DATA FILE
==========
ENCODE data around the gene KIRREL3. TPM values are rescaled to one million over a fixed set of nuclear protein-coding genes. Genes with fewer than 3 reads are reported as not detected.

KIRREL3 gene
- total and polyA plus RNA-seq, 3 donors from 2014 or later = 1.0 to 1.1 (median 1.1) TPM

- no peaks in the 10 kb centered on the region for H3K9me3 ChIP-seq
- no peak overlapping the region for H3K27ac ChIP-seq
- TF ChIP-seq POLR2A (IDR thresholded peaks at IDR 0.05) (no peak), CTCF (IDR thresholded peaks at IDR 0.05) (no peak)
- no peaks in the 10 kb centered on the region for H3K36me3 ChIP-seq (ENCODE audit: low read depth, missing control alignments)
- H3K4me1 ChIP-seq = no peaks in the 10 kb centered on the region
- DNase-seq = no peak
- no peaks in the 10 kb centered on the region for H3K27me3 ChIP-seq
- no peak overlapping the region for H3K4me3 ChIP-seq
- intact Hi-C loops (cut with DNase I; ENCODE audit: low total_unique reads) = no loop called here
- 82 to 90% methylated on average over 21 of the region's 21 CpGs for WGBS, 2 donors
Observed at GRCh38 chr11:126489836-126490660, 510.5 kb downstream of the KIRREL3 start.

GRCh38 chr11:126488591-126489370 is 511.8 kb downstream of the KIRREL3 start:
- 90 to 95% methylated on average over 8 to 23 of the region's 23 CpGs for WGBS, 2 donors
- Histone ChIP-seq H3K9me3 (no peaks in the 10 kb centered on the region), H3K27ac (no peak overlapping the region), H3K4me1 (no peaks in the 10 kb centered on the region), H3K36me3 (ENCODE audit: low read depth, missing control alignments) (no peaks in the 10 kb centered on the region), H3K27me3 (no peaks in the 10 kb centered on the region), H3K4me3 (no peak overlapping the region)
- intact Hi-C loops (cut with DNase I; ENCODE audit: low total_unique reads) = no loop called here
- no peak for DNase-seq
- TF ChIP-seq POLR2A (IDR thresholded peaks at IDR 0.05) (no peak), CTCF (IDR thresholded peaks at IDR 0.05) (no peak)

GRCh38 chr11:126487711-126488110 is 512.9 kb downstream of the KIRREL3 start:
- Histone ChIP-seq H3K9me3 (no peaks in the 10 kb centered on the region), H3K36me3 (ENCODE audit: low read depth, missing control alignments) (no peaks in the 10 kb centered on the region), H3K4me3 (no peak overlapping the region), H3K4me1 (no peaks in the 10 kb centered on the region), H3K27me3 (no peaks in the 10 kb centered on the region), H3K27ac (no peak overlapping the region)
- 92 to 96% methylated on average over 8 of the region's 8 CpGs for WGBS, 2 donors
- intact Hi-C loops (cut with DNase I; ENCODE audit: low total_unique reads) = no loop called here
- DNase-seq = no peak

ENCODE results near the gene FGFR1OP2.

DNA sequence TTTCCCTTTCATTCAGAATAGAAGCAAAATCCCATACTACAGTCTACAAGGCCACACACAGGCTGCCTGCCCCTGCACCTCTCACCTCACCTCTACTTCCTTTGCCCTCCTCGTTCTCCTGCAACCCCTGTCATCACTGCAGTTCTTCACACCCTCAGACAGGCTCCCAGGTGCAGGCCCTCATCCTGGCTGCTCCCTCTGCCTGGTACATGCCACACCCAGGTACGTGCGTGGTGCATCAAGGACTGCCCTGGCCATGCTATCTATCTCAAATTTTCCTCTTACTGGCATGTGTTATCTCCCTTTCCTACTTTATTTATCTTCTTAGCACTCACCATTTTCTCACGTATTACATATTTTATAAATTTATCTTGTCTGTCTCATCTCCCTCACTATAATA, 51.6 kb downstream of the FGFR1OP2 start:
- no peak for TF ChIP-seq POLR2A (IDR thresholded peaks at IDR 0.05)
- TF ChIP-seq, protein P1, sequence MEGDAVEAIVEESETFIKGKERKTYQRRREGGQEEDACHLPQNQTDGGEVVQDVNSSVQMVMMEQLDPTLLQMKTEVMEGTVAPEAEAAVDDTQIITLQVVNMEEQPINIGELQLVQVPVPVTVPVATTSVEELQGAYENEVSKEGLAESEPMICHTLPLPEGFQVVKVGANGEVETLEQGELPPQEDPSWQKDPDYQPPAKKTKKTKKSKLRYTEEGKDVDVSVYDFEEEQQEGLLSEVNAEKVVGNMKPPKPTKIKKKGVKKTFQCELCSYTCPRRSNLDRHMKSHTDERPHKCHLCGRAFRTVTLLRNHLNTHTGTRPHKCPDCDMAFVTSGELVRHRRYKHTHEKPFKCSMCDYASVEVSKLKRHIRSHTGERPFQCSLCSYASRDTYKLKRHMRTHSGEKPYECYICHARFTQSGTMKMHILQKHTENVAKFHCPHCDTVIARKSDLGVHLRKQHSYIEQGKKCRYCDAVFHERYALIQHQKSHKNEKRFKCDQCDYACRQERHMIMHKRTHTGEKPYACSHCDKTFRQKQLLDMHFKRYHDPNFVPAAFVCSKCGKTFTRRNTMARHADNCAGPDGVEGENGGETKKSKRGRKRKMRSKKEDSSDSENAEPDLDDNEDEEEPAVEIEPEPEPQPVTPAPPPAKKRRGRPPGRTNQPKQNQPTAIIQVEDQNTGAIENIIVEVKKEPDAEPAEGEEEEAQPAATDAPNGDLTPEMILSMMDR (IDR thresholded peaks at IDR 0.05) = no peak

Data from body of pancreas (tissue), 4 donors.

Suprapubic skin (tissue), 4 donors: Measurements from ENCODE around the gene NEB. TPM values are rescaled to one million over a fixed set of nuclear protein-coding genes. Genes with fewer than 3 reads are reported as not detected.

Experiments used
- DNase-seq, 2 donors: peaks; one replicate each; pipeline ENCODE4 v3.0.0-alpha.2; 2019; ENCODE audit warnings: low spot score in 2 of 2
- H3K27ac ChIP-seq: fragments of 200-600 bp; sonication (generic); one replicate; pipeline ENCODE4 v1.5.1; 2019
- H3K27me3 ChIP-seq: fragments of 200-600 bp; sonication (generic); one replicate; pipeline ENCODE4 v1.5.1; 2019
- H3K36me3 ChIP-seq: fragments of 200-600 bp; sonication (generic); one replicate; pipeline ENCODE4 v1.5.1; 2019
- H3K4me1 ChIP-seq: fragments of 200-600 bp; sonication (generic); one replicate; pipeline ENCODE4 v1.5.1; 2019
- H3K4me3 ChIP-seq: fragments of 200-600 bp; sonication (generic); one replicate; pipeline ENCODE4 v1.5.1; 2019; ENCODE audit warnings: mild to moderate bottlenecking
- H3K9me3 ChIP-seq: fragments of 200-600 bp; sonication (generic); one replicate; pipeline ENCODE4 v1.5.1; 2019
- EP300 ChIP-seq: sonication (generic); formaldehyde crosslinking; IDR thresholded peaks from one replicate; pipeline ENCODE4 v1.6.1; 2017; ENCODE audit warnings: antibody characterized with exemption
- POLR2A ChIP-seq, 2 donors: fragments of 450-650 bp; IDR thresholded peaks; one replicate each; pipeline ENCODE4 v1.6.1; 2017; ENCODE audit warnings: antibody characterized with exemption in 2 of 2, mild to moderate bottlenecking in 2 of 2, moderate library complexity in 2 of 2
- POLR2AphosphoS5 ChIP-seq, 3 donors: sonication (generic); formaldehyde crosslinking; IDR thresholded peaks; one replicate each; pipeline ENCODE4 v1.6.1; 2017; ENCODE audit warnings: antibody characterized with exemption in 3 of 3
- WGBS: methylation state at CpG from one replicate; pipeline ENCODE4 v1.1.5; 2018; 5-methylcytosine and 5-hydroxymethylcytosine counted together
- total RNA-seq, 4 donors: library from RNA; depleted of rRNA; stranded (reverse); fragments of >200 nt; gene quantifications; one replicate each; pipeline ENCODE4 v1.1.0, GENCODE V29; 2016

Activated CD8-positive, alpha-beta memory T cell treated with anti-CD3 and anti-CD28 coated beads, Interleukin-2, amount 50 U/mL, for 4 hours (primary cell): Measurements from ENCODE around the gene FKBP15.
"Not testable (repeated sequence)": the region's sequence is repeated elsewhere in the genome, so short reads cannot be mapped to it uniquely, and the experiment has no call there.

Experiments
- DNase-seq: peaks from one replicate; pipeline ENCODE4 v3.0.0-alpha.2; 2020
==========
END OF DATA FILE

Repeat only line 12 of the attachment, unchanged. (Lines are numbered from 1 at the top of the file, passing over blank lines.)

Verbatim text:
- intact Hi-C loops (cut with DNase I; ENCODE audit: low total_unique reads) = no loop called here